Repeating Actions with loops

Learning Objectives

  • Explain what a for loop does.
  • Correctly write for loops to repeat simple calculations.
  • Trace changes to a loop variable as the loop runs.
  • Trace changes to other variables as they are updated by a for loop.

In the last lesson, we wrote some code that plots some values of interest from our first inflammation dataset, and reveals some suspicious features in it, such as from inflammation-01.csv

However, we have a dozen data sets right now, though, and more on the way. We want to create plots for all of our data sets with a single statement. To do that, we’ll have to teach the computer how to repeat things.

An example task that we might want to repeat is printing each character in a word on a line of its own. One way to do this would be to use a series of print statements:

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This is a bad approach for two reasons:

  • It doesn’t scale: if we want to print the characters in a string that’s hundreds of letters long, we’d be better off just typing them in.

  • It’s fragile: if we give it a longer string, it only prints part of the data, and if we give it a shorter one, it produces an error because we’re asking for characters that don’t exist.

word = 'tin' print(word[0]) print(word[1]) print(word[2]) print(word[3])

Here's a better approach

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The improved version uses a for loop to repeat an operation—in this case, printing—once for each thing in a collection. The general form of a loop is:

for variable in collection:
    do things with variable


for page in book:

We can call the loop variable anything we like, but there must be a colon at the end of the line starting the loop, and we must indent anything we want to run inside the loop. Unlike many other languages, there is no command to end a loop (e.g. end for); what is indented after the for statement belongs to the loop.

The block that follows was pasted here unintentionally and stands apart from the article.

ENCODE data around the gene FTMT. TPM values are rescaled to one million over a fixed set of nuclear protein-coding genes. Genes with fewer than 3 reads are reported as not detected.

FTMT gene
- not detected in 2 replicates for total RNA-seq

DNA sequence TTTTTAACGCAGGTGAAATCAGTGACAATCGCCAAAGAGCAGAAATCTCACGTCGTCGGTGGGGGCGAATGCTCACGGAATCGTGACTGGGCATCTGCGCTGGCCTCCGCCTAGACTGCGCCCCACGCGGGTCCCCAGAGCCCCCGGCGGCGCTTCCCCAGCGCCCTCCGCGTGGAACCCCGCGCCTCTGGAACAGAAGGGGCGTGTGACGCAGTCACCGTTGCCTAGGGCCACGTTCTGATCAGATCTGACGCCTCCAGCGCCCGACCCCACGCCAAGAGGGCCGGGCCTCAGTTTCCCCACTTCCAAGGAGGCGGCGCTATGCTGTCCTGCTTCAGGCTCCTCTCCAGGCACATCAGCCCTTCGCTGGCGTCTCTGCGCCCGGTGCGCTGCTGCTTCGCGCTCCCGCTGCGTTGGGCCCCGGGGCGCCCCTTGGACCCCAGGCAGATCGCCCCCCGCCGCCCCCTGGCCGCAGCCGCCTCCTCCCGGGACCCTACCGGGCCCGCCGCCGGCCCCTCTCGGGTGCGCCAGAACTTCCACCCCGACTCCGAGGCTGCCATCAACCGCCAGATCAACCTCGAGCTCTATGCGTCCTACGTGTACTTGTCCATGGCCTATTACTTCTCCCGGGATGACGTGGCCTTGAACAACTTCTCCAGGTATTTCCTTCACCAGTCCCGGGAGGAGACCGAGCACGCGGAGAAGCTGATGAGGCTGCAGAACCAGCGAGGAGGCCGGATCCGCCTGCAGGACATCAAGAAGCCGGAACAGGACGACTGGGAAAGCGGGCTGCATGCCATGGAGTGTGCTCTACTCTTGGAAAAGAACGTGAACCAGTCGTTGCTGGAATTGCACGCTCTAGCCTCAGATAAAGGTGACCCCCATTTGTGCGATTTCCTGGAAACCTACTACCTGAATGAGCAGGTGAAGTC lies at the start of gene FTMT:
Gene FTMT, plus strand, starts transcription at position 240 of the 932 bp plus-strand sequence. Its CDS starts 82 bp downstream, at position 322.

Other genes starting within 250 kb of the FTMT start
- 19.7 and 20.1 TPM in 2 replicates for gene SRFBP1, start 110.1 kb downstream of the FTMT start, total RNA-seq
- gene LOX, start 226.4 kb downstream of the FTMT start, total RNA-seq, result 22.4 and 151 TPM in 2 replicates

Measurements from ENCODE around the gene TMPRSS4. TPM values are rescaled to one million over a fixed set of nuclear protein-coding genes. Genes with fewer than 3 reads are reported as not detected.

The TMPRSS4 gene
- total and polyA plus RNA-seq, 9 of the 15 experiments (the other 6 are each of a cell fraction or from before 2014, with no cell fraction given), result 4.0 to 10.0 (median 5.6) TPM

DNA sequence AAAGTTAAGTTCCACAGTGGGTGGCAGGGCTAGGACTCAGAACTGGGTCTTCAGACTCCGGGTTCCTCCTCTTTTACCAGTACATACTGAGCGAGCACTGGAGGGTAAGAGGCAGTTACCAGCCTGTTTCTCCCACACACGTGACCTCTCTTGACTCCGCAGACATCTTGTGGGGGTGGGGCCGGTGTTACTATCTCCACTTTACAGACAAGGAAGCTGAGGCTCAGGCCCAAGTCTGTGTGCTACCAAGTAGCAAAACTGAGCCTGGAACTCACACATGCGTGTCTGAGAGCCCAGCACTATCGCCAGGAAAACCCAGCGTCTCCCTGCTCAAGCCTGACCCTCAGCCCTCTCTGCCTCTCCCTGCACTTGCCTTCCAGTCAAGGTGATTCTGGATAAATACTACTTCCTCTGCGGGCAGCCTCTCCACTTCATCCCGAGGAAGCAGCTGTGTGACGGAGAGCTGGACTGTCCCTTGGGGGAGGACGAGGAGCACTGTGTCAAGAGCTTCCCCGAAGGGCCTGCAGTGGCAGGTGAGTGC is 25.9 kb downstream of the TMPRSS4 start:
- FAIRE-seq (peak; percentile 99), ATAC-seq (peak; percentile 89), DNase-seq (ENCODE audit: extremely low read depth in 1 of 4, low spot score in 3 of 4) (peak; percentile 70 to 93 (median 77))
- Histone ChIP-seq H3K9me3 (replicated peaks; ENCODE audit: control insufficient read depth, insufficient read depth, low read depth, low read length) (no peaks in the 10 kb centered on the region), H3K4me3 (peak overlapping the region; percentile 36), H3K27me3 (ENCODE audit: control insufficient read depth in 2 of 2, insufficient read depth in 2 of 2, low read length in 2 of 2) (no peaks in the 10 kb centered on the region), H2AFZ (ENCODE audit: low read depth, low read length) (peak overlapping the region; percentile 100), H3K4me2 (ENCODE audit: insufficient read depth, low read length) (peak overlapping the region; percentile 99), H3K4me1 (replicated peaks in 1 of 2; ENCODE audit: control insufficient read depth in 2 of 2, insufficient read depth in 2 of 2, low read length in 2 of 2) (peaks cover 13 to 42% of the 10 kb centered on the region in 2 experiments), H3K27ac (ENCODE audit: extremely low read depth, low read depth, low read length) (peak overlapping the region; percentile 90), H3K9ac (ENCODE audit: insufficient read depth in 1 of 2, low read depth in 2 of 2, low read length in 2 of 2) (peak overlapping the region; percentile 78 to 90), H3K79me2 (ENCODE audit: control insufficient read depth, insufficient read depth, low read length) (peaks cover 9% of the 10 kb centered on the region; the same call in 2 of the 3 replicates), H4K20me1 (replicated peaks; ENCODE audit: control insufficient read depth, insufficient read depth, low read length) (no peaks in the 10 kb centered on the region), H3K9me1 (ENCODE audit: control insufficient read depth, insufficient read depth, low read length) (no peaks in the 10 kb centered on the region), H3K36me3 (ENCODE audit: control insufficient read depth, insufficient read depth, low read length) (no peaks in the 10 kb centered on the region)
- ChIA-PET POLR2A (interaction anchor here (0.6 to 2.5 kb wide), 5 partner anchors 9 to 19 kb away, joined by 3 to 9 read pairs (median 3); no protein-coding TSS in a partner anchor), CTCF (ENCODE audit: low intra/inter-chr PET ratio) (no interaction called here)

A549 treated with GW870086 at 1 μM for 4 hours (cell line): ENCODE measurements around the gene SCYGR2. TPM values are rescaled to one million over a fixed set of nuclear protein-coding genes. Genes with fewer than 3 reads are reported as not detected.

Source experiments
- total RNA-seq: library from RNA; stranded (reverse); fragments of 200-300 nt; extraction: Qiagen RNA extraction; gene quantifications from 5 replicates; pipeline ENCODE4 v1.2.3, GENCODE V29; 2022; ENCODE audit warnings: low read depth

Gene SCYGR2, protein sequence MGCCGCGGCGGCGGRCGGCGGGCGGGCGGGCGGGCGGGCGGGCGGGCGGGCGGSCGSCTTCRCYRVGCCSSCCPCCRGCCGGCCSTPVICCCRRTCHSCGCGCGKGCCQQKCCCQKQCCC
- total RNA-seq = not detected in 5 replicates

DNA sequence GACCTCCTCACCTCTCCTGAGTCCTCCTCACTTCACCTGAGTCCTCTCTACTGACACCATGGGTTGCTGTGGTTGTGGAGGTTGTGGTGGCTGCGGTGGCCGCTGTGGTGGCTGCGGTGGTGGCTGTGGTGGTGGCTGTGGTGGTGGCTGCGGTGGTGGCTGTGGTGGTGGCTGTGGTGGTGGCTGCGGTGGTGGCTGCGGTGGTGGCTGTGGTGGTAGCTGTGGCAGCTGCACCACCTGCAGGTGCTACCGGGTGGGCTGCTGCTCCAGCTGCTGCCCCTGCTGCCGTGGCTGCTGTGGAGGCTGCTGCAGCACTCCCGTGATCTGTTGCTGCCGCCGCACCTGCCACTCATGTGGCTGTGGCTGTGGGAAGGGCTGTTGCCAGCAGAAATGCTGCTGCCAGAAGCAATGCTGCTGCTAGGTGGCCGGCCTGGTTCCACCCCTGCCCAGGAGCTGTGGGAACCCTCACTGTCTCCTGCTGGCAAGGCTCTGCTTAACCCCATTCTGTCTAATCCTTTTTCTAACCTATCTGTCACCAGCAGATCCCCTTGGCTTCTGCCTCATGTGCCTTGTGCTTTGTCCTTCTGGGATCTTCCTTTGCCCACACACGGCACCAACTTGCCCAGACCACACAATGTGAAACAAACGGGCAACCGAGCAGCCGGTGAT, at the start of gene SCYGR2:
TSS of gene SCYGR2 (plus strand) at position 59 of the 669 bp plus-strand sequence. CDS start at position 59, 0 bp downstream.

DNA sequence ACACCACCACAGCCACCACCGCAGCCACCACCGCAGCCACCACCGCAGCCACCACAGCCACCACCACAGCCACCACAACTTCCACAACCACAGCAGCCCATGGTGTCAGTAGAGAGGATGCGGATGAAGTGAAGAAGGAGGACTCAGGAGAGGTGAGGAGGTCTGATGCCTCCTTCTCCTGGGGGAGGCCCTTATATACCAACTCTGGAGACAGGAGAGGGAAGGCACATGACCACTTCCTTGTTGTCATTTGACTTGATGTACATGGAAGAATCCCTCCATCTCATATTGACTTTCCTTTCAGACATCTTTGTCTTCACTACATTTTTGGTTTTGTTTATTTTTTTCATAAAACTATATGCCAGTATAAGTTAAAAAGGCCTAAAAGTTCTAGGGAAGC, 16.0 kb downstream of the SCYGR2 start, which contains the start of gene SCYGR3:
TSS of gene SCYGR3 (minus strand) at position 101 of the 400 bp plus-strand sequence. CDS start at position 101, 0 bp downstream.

We can use for loops to count things by increasing variables:

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It’s worth tracing the execution of this little program step by step. Since there are five characters in 'aeiou', the statement on line 3 will be executed five times. The first time around, length is zero (the value assigned to it on line 1) and vowel is 'a'. The statement adds 1 to the old value of length, producing 1, and updates length to refer to that new value. The next time around, vowel is 'e' and length is 1, so length is updated to be 2. After three more updates, length is 5; since there is nothing left in 'aeiou' for Python to process, the loop finishes and the print statement on line 4 tells us our final answer.

Note that a loop variable is just a variable that’s being used to record progress in a loop. It still exists after the loop is over, and we can re-use variables previously defined as loop variables as well:

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Note also that finding the length of a string is such a common operation that Python actually has a built-in function to do it called len:

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len is much faster than any function we could write ourselves, and much easier to read than a two-line loop; it will also give us the length of many other things that we haven’t met yet, so we should always use it when we can.

Use other peoples code

Its a safe bet they are smarter than you.

1 to N

Python has a built-in function called `range` that creates a sequence of numbers. Range can accept 1-3 parameters. If one parameter is input, range creates an array of that length, starting at zero and incrementing by 1. If 2 parameters are input, range starts at the first and ends at the second, incrementing by one. If range is passed 3 parameters, it stars at the first one, ends at the second one, and increments by the third one. For example, `range(3)` produces the numbers 0, 1, 2, while `range(2, 5)` produces 2, 3, 4, and `range(3, 10, 3)` produces 3, 6, 9. Using `range`, write a loop that uses `range` to print the first 3 natural numbers.

Loops of Power!

Exponential is built into python and is signified with `**`. Write a loop which calculates `5**3` without using the `**` functionality.

Reverse a string

Pick a string and reverse the order in which the characters appear (no palendromes).